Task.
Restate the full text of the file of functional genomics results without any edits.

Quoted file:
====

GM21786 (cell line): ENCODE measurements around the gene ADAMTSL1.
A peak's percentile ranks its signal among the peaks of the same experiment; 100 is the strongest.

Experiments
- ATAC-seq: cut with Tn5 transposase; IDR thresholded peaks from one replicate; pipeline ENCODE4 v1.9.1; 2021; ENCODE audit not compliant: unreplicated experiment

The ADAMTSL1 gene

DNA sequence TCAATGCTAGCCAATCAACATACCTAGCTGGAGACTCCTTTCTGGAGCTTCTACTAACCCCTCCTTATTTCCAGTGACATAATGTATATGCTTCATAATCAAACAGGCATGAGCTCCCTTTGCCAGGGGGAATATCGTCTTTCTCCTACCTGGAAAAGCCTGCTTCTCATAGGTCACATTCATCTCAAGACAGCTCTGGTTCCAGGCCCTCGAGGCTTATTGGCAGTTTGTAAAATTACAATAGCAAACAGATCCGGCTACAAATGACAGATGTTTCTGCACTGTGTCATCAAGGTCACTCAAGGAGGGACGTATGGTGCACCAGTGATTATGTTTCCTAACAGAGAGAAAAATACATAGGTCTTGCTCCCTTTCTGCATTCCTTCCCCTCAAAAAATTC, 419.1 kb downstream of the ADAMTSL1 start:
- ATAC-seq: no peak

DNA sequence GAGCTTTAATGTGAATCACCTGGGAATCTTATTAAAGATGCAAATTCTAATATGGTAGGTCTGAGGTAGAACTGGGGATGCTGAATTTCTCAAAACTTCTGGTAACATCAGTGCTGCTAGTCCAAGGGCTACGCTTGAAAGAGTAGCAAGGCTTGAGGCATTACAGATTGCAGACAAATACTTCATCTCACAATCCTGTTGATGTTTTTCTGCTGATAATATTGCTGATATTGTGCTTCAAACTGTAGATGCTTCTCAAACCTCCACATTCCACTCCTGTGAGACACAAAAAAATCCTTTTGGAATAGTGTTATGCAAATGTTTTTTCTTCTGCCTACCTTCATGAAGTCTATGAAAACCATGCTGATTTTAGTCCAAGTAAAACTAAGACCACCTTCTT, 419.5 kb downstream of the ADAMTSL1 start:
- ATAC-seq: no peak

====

GM21786 (cell line): ENCODE measurements around the gene ADAMTSL1.
A peak's percentile ranks its signal among the peaks of the same experiment; 100 is the strongest.

Experiments
- ATAC-seq: cut with Tn5 transposase; IDR thresholded peaks from one replicate; pipeline ENCODE4 v1.9.1; 2021; ENCODE audit not compliant: unreplicated experiment

The ADAMTSL1 gene

DNA sequence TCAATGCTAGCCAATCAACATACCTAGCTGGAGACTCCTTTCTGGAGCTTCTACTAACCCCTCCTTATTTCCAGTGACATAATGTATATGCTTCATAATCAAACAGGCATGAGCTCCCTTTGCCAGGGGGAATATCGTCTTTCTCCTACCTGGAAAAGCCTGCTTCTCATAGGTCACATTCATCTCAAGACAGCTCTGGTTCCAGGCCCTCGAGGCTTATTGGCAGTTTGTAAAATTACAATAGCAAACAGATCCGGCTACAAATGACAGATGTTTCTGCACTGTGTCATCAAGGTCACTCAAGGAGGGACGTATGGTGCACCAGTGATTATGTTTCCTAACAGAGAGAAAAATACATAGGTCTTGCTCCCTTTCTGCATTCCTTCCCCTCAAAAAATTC, 419.1 kb downstream of the ADAMTSL1 start:
- ATAC-seq: no peak

DNA sequence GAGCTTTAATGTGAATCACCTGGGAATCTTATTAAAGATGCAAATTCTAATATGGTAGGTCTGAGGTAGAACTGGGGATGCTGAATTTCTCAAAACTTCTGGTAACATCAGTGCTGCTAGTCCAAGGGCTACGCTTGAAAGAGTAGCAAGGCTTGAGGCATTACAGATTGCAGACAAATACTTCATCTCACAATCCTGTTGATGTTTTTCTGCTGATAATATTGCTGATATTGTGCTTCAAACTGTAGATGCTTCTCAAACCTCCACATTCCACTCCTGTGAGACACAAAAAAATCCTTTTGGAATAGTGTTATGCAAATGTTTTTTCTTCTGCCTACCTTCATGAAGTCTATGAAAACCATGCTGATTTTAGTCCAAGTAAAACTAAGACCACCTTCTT, 419.5 kb downstream of the ADAMTSL1 start:
- ATAC-seq: no peak